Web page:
With every touchdown, home run, and three-pointer, star athletes represent an American dream that only an elite group blessed with natural talent can achieve. However, Kimball concentrates on what happens once these modern warriors meet their untimely demise. As athletes die, legends rise in their place.
The premature deaths of celebrated players not only capture and immortalize their physical superiority, but also jolt their fans with an unanticipated intensity. These athletes escape the inevitability of aging and decline of skill, with only the prime of their youth left to be remembered. But early mortality alone does not transform athletes into immortals. The living ultimately gain the power to construct the legacies of their fallen heroes. In Legends Never Die, Kimball explores the public myths and representations that surround a wide range of athletes, from Lou Gehrig and Joe DiMaggio to Dale Earnhardt and Bonnie McCarroll. Kimball delves deeper than just the cultural significance of sports and its players; he examines how each athlete's narrative is shaped by gender relations, religion, and politics in contemporary America. In looking at how Americans react to the tragic deaths of sports heroes, Kimball illuminates the important role sports play in US society and helps to explain why star athletes possess such cultural power.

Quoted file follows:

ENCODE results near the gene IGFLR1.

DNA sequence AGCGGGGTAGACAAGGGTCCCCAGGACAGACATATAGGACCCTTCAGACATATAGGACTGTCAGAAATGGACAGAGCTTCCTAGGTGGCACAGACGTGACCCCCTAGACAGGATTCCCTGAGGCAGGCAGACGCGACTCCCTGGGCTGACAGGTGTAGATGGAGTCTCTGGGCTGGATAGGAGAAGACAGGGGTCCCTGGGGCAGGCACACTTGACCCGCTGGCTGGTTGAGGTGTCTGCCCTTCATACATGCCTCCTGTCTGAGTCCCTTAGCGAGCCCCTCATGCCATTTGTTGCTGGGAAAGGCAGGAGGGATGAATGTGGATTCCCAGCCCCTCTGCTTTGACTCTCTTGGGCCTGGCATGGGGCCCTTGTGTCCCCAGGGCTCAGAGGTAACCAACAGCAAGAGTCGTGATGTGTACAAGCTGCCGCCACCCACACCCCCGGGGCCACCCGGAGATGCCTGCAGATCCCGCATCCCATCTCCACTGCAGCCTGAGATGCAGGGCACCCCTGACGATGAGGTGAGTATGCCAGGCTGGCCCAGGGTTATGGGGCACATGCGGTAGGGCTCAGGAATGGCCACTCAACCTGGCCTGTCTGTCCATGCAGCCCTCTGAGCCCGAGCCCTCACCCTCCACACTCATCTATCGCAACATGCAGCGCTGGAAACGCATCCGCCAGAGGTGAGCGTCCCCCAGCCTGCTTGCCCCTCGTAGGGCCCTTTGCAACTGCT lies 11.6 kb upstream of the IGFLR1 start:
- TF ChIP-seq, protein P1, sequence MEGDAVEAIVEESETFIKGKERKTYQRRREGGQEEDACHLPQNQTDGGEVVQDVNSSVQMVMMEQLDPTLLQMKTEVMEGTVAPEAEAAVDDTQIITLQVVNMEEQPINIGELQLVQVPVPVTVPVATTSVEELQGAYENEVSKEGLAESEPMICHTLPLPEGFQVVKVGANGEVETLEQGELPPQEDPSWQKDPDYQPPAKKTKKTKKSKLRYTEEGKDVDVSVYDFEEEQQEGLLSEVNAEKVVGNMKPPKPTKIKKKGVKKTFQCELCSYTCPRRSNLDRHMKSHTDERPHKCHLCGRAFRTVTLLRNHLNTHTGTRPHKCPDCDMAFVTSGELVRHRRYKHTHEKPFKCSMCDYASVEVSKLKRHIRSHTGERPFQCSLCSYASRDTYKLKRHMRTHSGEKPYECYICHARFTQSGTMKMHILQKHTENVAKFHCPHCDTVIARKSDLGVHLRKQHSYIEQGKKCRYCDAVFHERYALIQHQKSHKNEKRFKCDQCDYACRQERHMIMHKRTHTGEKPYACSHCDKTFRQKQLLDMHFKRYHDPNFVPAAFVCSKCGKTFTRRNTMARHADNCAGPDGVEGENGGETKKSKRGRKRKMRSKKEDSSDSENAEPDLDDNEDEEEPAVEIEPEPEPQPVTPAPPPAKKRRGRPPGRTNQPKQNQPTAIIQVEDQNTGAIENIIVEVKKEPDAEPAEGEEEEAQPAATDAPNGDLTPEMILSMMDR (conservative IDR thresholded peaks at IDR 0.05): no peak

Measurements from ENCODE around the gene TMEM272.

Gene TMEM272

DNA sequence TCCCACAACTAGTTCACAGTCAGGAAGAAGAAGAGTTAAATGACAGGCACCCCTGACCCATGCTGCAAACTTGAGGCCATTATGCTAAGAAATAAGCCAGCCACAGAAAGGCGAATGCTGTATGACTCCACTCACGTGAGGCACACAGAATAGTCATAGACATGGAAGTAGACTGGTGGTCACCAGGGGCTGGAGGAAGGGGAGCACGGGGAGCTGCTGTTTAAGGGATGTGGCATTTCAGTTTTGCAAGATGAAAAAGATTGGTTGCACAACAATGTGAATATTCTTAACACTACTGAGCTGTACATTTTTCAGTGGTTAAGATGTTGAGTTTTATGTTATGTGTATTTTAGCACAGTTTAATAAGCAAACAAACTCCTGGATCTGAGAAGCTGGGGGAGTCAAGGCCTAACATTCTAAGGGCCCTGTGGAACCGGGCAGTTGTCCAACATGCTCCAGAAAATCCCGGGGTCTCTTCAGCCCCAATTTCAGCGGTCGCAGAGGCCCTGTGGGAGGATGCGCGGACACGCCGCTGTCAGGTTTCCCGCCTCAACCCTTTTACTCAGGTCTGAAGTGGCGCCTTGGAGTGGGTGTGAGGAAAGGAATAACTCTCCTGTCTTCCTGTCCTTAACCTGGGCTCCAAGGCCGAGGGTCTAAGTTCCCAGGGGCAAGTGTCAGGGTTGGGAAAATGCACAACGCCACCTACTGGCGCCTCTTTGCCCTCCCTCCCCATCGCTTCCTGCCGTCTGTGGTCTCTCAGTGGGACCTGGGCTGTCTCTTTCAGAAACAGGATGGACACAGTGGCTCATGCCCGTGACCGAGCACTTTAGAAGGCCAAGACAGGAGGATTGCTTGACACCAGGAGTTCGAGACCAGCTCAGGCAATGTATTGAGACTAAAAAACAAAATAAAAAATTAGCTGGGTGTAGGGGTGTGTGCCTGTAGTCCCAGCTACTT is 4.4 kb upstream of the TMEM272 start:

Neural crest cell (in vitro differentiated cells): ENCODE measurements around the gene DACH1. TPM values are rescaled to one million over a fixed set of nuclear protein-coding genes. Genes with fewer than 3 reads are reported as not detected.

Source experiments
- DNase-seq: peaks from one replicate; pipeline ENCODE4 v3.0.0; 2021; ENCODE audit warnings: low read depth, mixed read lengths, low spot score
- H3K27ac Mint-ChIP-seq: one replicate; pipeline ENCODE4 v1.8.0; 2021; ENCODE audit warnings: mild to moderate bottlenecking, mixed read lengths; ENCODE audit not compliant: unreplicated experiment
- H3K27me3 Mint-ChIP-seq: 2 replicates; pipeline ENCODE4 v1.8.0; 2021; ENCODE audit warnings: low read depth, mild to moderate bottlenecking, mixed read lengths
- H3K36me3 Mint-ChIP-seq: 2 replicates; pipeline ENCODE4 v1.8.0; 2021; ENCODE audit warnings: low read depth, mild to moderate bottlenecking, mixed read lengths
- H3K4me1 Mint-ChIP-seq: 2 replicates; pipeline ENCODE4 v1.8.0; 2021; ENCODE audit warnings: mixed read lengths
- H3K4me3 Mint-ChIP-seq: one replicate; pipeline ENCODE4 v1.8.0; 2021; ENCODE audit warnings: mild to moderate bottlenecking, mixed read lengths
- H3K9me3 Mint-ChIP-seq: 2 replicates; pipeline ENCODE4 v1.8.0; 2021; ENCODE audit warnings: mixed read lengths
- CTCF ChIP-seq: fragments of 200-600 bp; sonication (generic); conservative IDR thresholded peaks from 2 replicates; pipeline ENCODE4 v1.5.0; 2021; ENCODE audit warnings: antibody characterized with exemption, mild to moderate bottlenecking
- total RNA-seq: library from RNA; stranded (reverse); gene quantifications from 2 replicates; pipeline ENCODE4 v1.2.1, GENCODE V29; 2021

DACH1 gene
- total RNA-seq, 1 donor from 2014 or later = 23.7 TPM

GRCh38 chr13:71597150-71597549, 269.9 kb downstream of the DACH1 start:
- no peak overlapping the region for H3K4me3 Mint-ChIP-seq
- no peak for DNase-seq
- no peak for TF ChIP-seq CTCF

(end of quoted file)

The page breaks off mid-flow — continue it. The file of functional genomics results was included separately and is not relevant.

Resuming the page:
The book is published by Syracuse University Press.